Making the Rukunegara part of this year’s Merdeka celebrations would be endorsed by most Malaysians. Prime Minister Tan Sri Muhyiddin Yassin’s pledge to project the Rukunegara as the core agenda of the government will further define the future direction of the Malaysian nation.
However, it is regrettable that at the launch yesterday ( 9th July 2020) it was only the 5 principles of the Rukunegara — and not its five aspirations — that were mentioned. A number of us have pointed out on various occasions that the principles and aspirations are intimately linked and cannot be separated from one another. The Rukunegara should be propagated as a single integrated national ideology.
I had written about this in September 2017. The article is re-produced below. One hopes that as we observe the Rukunegara this Merdeka, the government and the people will adopt a holistic approach — which is the only way to do justice to this crucial document of destiny.
THE RUKUNEGARA — WHY ONLY HALF ?
While it is commendable that the 5 principles of the Rukunegara were recited at the grand parade held at the Dataran Merdeka on the occasion of the 60th anniversary of our Merdeka on the 31st of August 2017, it is a pity that once again it was only one half of our national ideology that was given emphasis.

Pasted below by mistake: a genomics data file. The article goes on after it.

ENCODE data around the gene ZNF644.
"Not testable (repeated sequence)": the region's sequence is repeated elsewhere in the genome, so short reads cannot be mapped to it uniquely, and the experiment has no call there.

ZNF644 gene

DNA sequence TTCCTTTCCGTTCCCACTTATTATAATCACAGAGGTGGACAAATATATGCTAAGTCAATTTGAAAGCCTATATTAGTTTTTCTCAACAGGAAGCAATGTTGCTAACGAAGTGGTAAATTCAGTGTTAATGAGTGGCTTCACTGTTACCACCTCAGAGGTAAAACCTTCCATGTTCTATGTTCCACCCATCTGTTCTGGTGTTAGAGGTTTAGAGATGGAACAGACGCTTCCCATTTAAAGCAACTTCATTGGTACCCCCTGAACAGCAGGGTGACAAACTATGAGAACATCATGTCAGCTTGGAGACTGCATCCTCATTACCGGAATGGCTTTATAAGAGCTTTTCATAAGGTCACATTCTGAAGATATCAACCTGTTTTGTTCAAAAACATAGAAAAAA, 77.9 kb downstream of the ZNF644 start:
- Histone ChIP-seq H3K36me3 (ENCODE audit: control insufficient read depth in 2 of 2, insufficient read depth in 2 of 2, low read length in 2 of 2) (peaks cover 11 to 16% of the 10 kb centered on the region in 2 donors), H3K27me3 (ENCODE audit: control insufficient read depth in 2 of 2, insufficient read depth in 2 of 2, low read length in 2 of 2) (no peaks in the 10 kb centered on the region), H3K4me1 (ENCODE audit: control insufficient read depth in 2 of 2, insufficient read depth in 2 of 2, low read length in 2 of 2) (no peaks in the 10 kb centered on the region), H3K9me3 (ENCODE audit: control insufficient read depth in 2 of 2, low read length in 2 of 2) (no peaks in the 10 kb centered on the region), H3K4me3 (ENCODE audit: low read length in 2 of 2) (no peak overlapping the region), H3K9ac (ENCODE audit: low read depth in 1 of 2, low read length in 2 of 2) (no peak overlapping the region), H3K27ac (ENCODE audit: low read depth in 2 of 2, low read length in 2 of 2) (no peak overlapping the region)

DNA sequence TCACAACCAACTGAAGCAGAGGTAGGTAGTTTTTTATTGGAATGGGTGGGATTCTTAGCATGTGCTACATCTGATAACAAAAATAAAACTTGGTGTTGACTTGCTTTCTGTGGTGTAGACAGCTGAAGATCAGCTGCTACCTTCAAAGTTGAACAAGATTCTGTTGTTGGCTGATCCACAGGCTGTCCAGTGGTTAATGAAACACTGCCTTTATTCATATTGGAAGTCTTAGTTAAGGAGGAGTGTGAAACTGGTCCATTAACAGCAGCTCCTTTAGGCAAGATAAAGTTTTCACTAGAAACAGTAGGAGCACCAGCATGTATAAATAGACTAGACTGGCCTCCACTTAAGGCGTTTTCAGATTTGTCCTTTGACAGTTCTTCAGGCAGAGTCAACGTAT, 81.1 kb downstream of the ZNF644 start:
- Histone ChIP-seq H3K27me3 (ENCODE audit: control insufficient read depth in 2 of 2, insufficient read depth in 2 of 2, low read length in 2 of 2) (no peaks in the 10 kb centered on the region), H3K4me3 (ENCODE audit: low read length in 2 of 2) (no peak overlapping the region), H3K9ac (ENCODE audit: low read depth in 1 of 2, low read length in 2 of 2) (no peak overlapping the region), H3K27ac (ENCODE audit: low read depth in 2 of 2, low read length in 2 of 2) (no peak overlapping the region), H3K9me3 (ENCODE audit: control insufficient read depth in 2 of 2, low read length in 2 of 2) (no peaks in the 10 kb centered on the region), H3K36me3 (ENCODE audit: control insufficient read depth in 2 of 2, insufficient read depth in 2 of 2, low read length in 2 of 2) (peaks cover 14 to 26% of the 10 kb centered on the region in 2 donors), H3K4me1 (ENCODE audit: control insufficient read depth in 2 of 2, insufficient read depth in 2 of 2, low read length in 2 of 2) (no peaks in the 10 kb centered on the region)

For the five principles — Belief in God; Loyalty to King and Country; Supremacy of the Constitution; the Rule of Law; and Good Behaviour and Morality — are guidelines for achieving the five aspirations or goals of the nation. The Rukunegara states this explicitly. It says that “We, the people of Malaysia, pledge our united effort to attain the ends (goals) guided by these principles.”
What are these goals? Greater unity in society; a democratic way of life; a just society in which the prosperity of the nation is shared in a just and equitable manner; ensuring a liberal approach to the rich and varied cultural traditions of the land; and creating a progressive society that harnesses modern science and technology.
Why is it that these goals of the nation are seldom mentioned? Why are these national aspirations always set aside? Isn’t it absurd that one should proclaim loudly the 5 principles and yet the 5 goals that these principles are supposed to serve are hidden from the public? This has happened systematically and consistently for more than 30 years. Whether it is in school exercise books or over the media or at public functions, the focus is invariably upon the Rukunegara’s principles while its aspirations are ignored completely.